What did you 3D print today?

Discussion in 'The Garage' started by beetakingthe405, May 19, 2017.

  1. motomike14

    motomike14 Thumper Crusader Supporter

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    I would try and find someone that can a) 3d scan it or b) is willing to sit down with tools to measure and then replicate it to autocad. Sure someone in that community would be willing to chip in, or see if you can find someone local willing to chip in.
  2. pro5mark

    pro5mark Adventurer

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    CR-10 here too, it's been a pretty solid machine. I believe just about all the issues I've had have been self-inflicted by either not paying attention to bed level or playing around with settings in the slicer. Since January of last year, I've had the printer hooked up to a Raspberry Pi running OctoPrint. According to OctoPrint I've logged almost 1,200 hours of print time and ran almost 4,000 meters (2 1/2 miles) of the filament through the printer in about a years time.:eek2


    With all that time and filament I suppose I should post up a couple more pics of stuff I've printed. Here are a couple more protection type items. First one is a swingarm protector I made after discovering that the stock plastic mudguard was wearing into the swingarm. The second is to protect the subframe from the chain.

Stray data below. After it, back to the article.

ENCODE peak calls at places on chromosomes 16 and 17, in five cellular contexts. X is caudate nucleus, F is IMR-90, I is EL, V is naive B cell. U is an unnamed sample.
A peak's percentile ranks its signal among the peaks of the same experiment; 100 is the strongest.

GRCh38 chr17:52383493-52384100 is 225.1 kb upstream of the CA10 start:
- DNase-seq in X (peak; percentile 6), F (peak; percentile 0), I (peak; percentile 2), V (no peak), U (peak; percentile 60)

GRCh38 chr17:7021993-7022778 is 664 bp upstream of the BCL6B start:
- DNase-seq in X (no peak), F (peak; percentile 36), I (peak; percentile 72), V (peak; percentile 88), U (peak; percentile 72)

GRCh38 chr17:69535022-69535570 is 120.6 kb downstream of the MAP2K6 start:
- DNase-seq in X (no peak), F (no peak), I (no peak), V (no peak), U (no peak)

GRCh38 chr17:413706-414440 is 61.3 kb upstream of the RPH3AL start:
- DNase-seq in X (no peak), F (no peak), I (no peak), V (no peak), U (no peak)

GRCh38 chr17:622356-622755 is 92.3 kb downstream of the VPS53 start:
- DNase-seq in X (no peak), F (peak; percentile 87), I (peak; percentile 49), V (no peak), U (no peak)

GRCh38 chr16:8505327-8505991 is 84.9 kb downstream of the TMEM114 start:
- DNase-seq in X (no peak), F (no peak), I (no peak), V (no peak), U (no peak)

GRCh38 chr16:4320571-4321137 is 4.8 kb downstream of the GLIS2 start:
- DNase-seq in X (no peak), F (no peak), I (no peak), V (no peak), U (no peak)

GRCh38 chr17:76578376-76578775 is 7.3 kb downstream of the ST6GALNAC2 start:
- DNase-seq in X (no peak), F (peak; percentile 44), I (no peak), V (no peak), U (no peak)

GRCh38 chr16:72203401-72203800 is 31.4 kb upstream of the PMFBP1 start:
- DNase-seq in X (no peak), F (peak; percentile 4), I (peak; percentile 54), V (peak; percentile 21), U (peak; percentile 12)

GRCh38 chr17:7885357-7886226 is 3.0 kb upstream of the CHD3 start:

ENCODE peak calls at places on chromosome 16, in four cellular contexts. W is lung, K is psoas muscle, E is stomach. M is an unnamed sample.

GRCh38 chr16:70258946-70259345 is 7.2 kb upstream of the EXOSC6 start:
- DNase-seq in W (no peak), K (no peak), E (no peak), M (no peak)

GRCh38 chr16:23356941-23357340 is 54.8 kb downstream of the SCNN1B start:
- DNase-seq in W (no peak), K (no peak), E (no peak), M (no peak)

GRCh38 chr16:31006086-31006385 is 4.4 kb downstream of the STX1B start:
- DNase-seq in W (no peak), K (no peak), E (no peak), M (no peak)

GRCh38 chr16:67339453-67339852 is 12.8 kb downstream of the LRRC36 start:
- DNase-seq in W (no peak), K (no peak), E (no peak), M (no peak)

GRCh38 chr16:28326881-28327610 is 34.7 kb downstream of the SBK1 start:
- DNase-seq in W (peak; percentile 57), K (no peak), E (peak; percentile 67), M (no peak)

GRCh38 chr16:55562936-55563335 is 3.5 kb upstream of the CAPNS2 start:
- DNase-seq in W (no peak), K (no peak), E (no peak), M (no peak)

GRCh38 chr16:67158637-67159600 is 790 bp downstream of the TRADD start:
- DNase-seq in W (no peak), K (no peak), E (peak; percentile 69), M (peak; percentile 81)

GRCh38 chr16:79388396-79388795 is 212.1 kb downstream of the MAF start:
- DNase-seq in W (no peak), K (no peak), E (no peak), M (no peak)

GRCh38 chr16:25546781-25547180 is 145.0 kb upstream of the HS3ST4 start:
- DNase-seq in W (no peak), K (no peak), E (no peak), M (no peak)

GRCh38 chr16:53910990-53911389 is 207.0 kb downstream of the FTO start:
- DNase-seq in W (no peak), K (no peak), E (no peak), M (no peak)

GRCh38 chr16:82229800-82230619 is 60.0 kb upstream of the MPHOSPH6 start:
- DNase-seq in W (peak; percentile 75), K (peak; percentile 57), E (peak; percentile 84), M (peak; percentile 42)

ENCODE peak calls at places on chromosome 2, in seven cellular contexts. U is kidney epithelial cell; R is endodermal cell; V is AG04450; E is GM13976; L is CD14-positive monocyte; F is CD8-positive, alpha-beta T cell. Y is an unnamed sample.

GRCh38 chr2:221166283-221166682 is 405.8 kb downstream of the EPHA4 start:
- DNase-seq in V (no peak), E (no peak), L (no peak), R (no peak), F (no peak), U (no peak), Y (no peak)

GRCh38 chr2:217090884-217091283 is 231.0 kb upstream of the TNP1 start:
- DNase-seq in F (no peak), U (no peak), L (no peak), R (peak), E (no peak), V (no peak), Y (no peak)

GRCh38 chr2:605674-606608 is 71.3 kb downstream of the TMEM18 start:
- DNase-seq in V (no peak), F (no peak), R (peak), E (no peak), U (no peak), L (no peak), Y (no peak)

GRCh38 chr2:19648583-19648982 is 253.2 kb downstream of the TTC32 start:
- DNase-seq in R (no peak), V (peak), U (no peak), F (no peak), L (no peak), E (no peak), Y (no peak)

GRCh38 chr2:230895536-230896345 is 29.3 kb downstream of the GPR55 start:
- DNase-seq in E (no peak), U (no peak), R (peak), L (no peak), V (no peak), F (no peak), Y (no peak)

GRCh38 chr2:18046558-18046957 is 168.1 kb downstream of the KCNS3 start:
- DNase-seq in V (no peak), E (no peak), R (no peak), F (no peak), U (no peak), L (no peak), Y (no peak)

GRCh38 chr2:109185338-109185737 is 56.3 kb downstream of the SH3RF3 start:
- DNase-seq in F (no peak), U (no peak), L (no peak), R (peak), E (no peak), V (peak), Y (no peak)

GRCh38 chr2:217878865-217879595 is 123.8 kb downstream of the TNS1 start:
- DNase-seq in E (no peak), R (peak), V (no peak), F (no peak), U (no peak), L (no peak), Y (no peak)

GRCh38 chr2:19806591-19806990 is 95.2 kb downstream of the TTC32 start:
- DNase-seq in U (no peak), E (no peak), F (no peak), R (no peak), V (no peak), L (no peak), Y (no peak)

Swingarm Wear.jpg
    Swingarm Guard.jpg
    Subframe wear.jpg Subframe Guard 2.jpg
  3. Antikid

    Antikid Been here awhile Supporter

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    Fixed my bouncy/shaky GPS mount. It is rock solid now!

    Have to reprint once more to get it just right, and to look better, but it's working.
    Left side in the pic is the latest redesign, right had to be drilled too much.

    20190410_203421.jpg
    20190410_203439.jpg
  4. bigkuri

    bigkuri Long timer Supporter

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    @pro5mark what material did you use for that swing arm guard? Plus did you scan it in, or measure and manually create?

    Lovely work. Real inspiration
  5. pro5mark

    pro5mark Adventurer

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    Thanks @bigkuri but no scanning just old fashioned measuring then modeled up in Autodesk Inventor, Fusion 360's big brother. To be honest, it did take a few tries to make it just right. It's printed in ABS and been on the bike for a season now, surprisingly it's holding up better than the aluminum swingarm did.

    I don't know if this one will inspire you but it was a fun project that I printed for my daughter. Since I've gotten the printer she has been bugging me to print her some Legos. She was pretty excited when I gave them to her but really freaked when I brought out the big boy. For comparison, the smallest in the picture is a typical sized Lego.

    Lego.jpg
  6. bigkuri

    bigkuri Long timer Supporter

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    Many thanks!! Maybe I'll try to persist a little with ABS... Sooo many materials to try! I'll definitely try Autodesk Inventor as I took to Fusion pretty quick but find it a little frustrating compared with old AutoCAD.
  7. pro5mark